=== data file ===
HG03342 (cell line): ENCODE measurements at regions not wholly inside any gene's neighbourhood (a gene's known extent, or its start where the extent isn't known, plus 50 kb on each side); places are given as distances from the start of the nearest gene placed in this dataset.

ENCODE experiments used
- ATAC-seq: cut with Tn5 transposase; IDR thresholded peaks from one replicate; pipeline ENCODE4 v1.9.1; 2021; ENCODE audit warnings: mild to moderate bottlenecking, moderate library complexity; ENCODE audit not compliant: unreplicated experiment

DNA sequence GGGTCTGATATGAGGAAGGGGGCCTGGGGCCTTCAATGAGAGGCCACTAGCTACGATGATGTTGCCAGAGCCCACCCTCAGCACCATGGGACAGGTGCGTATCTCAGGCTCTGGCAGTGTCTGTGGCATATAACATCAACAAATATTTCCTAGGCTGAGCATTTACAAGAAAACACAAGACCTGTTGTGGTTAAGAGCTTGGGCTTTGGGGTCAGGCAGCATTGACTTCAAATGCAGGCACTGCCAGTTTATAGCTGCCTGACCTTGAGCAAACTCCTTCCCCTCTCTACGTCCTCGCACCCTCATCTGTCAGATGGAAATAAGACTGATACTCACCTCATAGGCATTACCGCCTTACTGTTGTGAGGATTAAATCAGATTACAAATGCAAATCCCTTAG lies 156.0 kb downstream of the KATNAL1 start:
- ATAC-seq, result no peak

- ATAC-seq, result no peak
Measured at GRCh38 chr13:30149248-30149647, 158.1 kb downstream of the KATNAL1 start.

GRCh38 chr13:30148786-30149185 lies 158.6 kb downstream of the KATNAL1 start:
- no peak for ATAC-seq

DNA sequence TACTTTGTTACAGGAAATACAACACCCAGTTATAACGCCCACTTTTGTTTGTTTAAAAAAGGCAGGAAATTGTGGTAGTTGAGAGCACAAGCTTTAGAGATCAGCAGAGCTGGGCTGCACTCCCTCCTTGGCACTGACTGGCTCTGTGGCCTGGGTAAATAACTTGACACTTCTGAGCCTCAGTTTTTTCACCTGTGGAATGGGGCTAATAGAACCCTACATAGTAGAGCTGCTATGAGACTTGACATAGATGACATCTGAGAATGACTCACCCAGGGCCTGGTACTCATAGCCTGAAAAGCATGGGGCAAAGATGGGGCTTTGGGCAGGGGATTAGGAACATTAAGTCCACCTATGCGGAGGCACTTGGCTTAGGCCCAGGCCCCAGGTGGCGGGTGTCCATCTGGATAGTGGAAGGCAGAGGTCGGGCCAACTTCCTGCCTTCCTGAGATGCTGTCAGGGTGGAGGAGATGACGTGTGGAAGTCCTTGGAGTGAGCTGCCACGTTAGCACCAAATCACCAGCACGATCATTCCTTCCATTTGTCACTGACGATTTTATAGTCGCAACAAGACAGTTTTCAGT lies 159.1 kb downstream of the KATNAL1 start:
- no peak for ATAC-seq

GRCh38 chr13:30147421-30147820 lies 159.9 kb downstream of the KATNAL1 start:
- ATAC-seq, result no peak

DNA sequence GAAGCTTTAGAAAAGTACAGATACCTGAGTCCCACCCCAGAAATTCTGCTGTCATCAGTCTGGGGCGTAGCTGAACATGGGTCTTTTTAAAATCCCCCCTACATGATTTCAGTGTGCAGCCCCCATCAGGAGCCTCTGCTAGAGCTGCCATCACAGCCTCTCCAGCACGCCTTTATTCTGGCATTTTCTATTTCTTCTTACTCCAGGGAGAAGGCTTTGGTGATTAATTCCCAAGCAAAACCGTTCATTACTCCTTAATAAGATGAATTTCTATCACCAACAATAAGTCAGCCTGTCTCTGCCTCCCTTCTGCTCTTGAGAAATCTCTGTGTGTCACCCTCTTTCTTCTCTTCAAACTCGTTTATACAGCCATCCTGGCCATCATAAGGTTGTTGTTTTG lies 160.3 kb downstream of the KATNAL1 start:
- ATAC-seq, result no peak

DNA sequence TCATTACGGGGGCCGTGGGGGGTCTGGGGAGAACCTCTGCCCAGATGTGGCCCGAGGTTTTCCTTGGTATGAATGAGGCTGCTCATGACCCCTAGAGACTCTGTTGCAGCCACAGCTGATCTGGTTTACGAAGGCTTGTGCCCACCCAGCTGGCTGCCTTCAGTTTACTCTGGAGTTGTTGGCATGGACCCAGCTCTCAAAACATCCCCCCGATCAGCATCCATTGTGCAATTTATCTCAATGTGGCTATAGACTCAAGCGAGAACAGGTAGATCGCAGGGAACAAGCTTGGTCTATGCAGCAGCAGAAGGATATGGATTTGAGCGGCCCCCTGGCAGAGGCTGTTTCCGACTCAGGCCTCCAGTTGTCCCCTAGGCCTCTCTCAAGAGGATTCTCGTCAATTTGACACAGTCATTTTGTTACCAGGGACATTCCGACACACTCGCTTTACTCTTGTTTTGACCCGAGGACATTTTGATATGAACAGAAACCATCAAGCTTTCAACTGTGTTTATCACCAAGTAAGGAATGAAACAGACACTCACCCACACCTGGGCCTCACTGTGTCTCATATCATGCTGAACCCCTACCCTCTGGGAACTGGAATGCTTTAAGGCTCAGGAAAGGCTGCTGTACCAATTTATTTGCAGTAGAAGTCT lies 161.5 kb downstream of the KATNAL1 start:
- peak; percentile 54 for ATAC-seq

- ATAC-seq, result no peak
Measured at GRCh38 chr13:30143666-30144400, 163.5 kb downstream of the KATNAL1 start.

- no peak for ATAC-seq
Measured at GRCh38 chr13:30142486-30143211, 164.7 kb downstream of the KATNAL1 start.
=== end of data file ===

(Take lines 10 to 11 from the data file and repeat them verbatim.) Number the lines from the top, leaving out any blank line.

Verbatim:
DNA sequence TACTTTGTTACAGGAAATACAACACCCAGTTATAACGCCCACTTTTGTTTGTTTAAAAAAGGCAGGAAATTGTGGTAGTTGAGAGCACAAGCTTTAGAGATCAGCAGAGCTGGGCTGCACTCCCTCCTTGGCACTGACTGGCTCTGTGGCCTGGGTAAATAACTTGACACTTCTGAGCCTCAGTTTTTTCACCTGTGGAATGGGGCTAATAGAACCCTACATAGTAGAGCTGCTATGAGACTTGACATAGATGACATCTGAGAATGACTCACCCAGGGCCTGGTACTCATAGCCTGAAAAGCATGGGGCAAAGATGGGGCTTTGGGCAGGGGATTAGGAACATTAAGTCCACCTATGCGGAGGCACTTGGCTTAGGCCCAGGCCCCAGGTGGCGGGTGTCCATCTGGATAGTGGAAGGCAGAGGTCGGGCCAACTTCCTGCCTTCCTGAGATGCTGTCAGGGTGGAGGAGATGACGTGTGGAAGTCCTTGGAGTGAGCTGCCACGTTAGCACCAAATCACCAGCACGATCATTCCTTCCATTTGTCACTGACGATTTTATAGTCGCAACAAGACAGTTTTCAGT lies 159.1 kb downstream of the KATNAL1 start:
- no peak for ATAC-seq